The legend of a Dorian invasion appears first in Tyrtaeus, a 7thcentury poet, in the service of Sparta, who brings the Spartan Heracleids to Peloponnese from Erineon in the northern Doris; and the lost Epic of Aegimius, of about the same date, seems to have presupposed the same story.
'Corner, Karl Theodor (1791-1813), German poet and patriot, often called the German "Tyrtaeus," was born at Dresden on the 23rd of September 1791.
TYRTAEUS, Greek elegiac poet, lived at Sparta about the middle of the 7th century B.C. According to the older tradition he was a native of the Attic deme of Aphidnae, and was invited to Sparta at the suggestion of the Delphic oracle to assist the Spartans in the second Messenian war.
According to Plato (Laws, p. 629 A), the citizenship of Sparta was conferred upon Tyrtaeus, although Herodotus (ix.
Busolt, who suggests that Tyrtaeus was a native of Aphidnae in Laconia, conjectures that the entire legend may have been concocted in connexion with the expedition sent to the assistance of Sparta in her struggle with the revolted Helots at Ithome (464).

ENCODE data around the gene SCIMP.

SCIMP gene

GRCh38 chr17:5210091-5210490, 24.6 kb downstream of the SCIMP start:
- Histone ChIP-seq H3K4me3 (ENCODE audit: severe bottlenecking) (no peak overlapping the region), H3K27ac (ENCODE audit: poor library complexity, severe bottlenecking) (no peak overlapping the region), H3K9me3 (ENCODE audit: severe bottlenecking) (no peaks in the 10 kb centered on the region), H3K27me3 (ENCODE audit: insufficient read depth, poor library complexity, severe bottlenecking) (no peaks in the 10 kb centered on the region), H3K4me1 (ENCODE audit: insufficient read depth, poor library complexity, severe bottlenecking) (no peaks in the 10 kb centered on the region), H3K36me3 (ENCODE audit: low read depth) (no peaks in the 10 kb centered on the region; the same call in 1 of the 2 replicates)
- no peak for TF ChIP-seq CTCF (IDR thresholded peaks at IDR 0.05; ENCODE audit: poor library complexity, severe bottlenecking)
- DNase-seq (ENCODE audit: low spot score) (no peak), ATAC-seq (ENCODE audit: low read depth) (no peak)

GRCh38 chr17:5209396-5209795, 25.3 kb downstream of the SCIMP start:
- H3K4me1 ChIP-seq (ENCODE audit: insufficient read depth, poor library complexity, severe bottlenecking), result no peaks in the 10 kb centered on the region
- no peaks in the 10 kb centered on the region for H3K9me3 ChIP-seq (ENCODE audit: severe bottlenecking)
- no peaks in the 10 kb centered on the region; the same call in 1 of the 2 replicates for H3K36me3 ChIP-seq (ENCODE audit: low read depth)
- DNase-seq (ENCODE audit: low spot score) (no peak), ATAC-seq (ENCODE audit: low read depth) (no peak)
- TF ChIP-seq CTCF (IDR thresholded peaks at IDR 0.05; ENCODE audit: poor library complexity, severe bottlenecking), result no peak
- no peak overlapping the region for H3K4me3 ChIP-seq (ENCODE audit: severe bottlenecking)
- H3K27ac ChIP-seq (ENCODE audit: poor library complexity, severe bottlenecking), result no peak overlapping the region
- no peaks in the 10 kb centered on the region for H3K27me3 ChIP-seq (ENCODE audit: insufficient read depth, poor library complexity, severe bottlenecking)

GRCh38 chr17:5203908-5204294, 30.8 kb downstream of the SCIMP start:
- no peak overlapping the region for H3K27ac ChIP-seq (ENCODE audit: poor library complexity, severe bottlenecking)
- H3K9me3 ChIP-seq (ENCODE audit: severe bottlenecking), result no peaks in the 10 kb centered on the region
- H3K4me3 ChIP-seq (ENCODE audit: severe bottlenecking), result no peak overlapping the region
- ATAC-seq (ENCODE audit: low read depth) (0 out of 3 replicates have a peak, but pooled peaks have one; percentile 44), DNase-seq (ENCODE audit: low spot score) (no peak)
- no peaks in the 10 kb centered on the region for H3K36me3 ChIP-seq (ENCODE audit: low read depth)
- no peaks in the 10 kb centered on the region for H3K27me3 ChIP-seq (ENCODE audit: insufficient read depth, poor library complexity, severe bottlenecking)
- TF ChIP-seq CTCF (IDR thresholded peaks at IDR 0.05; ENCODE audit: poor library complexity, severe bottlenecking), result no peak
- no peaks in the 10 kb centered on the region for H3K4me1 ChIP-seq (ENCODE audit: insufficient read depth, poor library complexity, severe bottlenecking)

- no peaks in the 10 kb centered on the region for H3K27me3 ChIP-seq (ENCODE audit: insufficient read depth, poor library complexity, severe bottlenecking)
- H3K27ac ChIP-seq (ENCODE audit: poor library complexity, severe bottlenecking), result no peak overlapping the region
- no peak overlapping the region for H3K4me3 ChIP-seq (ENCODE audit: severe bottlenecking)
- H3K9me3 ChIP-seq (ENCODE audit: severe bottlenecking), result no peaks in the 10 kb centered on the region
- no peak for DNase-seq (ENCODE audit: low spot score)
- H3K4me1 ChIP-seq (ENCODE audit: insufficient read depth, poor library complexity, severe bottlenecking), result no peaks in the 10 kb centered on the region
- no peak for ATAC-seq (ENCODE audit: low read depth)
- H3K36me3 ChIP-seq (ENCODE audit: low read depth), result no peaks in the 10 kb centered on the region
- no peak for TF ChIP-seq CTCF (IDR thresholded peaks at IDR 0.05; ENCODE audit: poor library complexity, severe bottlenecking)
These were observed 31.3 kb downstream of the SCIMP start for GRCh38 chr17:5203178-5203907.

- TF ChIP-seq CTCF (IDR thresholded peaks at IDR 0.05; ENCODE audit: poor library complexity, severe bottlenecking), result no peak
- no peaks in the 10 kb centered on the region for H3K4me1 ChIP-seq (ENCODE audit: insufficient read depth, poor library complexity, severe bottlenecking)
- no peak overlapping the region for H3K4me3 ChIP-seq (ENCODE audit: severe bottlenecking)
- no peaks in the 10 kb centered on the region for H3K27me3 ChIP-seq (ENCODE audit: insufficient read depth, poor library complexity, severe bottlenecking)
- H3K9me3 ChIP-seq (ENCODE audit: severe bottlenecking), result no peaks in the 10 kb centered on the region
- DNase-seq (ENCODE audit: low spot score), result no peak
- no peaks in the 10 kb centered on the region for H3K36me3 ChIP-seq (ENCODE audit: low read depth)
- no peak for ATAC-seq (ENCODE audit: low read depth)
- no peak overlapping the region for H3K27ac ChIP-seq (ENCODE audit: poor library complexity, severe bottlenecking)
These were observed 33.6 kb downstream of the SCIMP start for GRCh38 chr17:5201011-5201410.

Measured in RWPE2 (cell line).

However this may be, it is generally admitted that Tyrtaeus flourished during the second Messenian war (c. 650 B.C.) - a period of remarkable musical and poetical activity at Sparta, when poets like Terpander and Thaletas were welcomed - that he nbt only wrote poetry but served in the field, and that he endeavoured to compose the internal dissensions of Sparta (Aristotle, Politics, v.
They are mainly elegiac and in the Ionic dialect, written partly in praise of the Spartan constitution an King Theopompus (Ebvoµia), partly to stimulate the Spartan soldiers to deeds of heroism in the field (`T7roOi icacthe title is, however, later than Tyrtaeus).
It will be enough to observe that in the earliest elegiac poets, such as Archilochus, Tyrtaeus and Theognis, reminiscences of Homeric language and thought meet us on every page.
From very early times the Homeric poems found a home and admirers there; and to Ephesus belong the earliest elegiac poems of Greece, the war songs of Callinus, who flourished in the 7th century B.C. and was the model of Tyrtaeus.
Besides the poems mentioned above, he wrote hymns to Dante, to the Apostles, "Dio e popolo," &c. The chief merit of his work lies in the spontaneity and enthusiasm for the Italian cause which rendered it famous, in spite of certain technical imperfections, and he well deserved the epithet of "The Tyrtaeus of the Italian revolution."
Basing his inference on the ground that Tyrtaeus speaks of himself as a citizen1 of Sparta (Fr.
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